Excited to take advantage of containerization? Let’s explore some container options out there.
Docker is undoubtedly the most popular platform for containerization. According to the 2020 Developer Survey by Stack Overflow involving almost 65,000 respondents, Docker was the second most loved platform out there among developers, right after Linux.
Docker is amazing in many ways. On top of its developer-friendly open platform that can be leveraged for speedy application development, it offers excellent documentation, which is a big reason why it has received much love.
To reiterate, a container allows you to package your code and dependencies all in one place and this, in turn, isolates your applications from your infrastructure. This then gives you the freedom to focus on enhancing your applications without worrying about making code changes to make them work in a different environment, say your production environment.
And Docker allows you to do exactly that while enabling you to run multiple containers simultaneously in a single host. To have a general understanding of how Docker works, let’s have a closer look at its architecture.
Docker uses the client-server architecture, a design in which clients request and receive service from a host, in this case, the Docker daemon.
Let’s start with the Docker client. The Docker client can initiate any interaction with Docker, which is done through an API request. The Docker client can interact with more than one daemon.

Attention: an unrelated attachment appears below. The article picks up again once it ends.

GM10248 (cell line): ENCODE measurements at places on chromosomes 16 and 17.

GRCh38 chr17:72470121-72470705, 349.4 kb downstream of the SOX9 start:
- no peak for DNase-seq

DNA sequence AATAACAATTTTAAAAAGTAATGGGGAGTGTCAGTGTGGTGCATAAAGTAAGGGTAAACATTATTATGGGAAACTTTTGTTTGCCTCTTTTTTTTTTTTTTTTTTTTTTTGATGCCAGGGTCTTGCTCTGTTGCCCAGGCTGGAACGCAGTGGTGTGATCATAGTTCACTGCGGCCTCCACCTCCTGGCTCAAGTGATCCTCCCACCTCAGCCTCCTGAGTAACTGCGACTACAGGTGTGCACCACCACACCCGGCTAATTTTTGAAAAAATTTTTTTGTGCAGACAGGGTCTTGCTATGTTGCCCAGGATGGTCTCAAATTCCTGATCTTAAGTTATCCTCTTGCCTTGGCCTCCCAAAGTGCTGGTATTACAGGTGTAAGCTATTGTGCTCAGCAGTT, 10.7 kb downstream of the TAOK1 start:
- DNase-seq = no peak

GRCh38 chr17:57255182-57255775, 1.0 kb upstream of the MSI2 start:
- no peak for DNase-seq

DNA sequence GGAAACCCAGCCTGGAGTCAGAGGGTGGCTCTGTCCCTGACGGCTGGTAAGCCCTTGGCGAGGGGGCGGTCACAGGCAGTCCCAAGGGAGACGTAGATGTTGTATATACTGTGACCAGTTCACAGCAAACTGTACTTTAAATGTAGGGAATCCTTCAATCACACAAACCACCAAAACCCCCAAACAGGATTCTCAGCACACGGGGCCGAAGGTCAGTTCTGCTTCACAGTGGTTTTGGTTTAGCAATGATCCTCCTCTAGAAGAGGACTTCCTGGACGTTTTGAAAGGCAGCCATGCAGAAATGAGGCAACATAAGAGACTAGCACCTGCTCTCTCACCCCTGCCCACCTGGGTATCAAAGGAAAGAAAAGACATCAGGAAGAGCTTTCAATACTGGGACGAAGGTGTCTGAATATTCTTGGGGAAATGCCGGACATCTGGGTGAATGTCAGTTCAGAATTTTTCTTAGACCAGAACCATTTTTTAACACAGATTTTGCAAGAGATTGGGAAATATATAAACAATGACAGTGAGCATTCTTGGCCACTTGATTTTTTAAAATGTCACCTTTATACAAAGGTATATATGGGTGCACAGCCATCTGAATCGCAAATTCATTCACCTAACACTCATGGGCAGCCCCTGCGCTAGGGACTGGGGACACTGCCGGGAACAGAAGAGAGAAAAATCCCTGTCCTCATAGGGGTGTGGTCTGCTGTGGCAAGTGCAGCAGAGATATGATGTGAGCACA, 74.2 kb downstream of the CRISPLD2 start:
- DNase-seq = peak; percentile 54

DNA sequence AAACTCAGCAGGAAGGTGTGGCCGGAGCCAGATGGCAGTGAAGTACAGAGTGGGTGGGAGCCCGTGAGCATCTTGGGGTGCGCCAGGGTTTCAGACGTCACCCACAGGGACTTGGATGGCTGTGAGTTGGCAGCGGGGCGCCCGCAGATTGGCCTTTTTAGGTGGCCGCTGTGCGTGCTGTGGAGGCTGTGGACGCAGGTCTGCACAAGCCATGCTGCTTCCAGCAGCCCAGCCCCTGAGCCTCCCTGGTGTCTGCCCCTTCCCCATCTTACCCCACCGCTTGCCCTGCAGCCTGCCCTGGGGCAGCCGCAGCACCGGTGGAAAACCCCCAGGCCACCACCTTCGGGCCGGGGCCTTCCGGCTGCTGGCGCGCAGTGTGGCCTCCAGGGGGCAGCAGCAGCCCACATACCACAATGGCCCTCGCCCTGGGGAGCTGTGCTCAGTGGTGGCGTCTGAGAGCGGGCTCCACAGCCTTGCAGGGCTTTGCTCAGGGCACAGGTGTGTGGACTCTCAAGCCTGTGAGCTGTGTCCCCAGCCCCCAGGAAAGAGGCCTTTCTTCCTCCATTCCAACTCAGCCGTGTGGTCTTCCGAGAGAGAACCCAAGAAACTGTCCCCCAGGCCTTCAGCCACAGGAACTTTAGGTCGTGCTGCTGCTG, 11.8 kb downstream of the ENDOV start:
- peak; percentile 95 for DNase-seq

The Docker daemon then receives any API requests made by the Docker client. The daemon is what does most of the hard work - it is responsible for building, running, and distributing your Docker containers.
The daemon is then instructed to pull Docker images from the Docker registry. Take note that by default, Docker will look for images on Docker Hub. You can even instruct the daemon to push an image to your registry.
We can go on forever about Docker, but we believe this is enough for you to have a decent idea of how it works. On to the next one.
You may be surprised to know that there are decent alternatives to Docker containers. The dominance of Docker was so pronounced in 2017 that it comprised nearly 99% of containers in use that year, according to the 2018 Docker usage report. In 2018 however, an increase in rkt container adoption to 12% led to a 16% drop in Docker usage.
CoreOS markets rkt as a “security-minded, standards-based container engine.” CoreOS’ promise to deliver the best security with rkt, on top of its acquisition by RedHat, has captured developers’ attention over the years.
rkt, like all containers, do, allows you to isolate your software from the environment. Some notable features about rkt are its customizable isolation and security features. Its architecture is based on the atomic unit “the pod”, making it unique.
rkt offers customizable isolation, which offers you a high degree of flexibility in selecting the right level of isolation using rkt’s pluggable runtime architecture, broken down into multiple stages.
If security is one of your main concerns, rkt is the way to go. It offers security features such as verifying signatures by default and even privilege separation, which is responsible for fetching and validating signatures as unprivileged users. Having these features can limit the potential damage arising from any unexpected vulnerabilities.
Interestingly, rkt can run Docker images, so if you’re an avid Docker user considering trying rkt out, this is good news for you.